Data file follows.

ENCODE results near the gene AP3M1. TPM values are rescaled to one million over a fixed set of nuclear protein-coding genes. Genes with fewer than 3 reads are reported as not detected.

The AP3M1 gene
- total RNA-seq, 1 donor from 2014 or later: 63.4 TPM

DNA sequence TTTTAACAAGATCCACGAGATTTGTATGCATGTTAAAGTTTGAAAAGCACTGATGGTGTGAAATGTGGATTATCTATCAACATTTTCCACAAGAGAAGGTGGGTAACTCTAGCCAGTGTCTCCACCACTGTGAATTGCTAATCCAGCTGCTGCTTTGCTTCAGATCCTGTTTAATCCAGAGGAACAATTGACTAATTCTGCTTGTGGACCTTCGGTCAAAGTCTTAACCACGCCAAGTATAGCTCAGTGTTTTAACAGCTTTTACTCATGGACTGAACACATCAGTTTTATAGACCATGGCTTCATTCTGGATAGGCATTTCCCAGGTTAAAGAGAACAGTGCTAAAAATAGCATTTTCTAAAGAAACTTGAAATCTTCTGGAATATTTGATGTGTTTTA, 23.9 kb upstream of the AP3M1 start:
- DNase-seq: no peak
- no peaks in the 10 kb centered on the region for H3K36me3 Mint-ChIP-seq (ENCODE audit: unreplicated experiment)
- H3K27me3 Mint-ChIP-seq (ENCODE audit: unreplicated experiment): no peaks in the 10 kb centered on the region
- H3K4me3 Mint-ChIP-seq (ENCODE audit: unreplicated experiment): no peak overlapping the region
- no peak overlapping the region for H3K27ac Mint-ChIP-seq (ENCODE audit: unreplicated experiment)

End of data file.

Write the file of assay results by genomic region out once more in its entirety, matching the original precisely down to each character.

ENCODE results near the gene AP3M1. TPM values are rescaled to one million over a fixed set of nuclear protein-coding genes. Genes with fewer than 3 reads are reported as not detected.

The AP3M1 gene
- total RNA-seq, 1 donor from 2014 or later: 63.4 TPM

DNA sequence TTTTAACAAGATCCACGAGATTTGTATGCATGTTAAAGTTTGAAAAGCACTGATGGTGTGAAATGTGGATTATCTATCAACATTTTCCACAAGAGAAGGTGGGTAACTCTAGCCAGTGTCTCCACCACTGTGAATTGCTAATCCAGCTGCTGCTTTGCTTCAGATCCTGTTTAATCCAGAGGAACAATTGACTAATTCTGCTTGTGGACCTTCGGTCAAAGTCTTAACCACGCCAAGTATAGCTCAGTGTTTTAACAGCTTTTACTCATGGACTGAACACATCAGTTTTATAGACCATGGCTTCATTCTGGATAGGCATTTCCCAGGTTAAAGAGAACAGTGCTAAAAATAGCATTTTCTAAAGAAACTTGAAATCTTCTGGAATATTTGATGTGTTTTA, 23.9 kb upstream of the AP3M1 start:
- DNase-seq: no peak
- no peaks in the 10 kb centered on the region for H3K36me3 Mint-ChIP-seq (ENCODE audit: unreplicated experiment)
- H3K27me3 Mint-ChIP-seq (ENCODE audit: unreplicated experiment): no peaks in the 10 kb centered on the region
- H3K4me3 Mint-ChIP-seq (ENCODE audit: unreplicated experiment): no peak overlapping the region
- no peak overlapping the region for H3K27ac Mint-ChIP-seq (ENCODE audit: unreplicated experiment)